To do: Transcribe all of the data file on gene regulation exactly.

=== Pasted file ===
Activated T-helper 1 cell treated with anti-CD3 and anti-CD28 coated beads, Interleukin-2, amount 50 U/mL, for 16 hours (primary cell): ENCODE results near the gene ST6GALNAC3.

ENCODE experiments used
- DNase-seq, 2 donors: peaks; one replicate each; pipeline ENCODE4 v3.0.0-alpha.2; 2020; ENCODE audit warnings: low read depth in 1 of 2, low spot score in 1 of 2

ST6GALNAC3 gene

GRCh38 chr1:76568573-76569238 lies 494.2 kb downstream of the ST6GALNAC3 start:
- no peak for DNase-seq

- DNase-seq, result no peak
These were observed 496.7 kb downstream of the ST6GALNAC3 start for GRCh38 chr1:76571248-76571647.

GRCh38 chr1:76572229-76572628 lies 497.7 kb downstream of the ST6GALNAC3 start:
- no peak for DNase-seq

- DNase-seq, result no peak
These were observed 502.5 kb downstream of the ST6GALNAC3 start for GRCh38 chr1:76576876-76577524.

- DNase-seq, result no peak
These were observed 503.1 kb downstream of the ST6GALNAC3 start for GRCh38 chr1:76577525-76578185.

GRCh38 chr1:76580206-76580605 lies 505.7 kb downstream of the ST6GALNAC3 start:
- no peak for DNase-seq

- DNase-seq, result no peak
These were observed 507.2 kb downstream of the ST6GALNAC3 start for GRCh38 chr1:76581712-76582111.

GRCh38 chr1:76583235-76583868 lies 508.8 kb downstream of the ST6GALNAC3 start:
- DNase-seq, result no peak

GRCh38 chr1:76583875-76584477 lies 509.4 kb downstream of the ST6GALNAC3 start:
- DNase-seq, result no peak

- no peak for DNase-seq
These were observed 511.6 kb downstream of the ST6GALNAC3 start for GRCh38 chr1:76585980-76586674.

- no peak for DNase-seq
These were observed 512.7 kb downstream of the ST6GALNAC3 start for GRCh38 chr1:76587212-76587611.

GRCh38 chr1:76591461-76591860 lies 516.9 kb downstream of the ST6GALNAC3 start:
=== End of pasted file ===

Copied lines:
Activated T-helper 1 cell treated with anti-CD3 and anti-CD28 coated beads, Interleukin-2, amount 50 U/mL, for 16 hours (primary cell): ENCODE results near the gene ST6GALNAC3.

ENCODE experiments used
- DNase-seq, 2 donors: peaks; one replicate each; pipeline ENCODE4 v3.0.0-alpha.2; 2020; ENCODE audit warnings: low read depth in 1 of 2, low spot score in 1 of 2

ST6GALNAC3 gene

GRCh38 chr1:76568573-76569238 lies 494.2 kb downstream of the ST6GALNAC3 start:
- no peak for DNase-seq

- DNase-seq, result no peak
These were observed 496.7 kb downstream of the ST6GALNAC3 start for GRCh38 chr1:76571248-76571647.

GRCh38 chr1:76572229-76572628 lies 497.7 kb downstream of the ST6GALNAC3 start:
- no peak for DNase-seq

- DNase-seq, result no peak
These were observed 502.5 kb downstream of the ST6GALNAC3 start for GRCh38 chr1:76576876-76577524.

- DNase-seq, result no peak
These were observed 503.1 kb downstream of the ST6GALNAC3 start for GRCh38 chr1:76577525-76578185.

GRCh38 chr1:76580206-76580605 lies 505.7 kb downstream of the ST6GALNAC3 start:
- no peak for DNase-seq

- DNase-seq, result no peak
These were observed 507.2 kb downstream of the ST6GALNAC3 start for GRCh38 chr1:76581712-76582111.

GRCh38 chr1:76583235-76583868 lies 508.8 kb downstream of the ST6GALNAC3 start:
- DNase-seq, result no peak

GRCh38 chr1:76583875-76584477 lies 509.4 kb downstream of the ST6GALNAC3 start:
- DNase-seq, result no peak

- no peak for DNase-seq
These were observed 511.6 kb downstream of the ST6GALNAC3 start for GRCh38 chr1:76585980-76586674.

- no peak for DNase-seq
These were observed 512.7 kb downstream of the ST6GALNAC3 start for GRCh38 chr1:76587212-76587611.

GRCh38 chr1:76591461-76591860 lies 516.9 kb downstream of the ST6GALNAC3 start: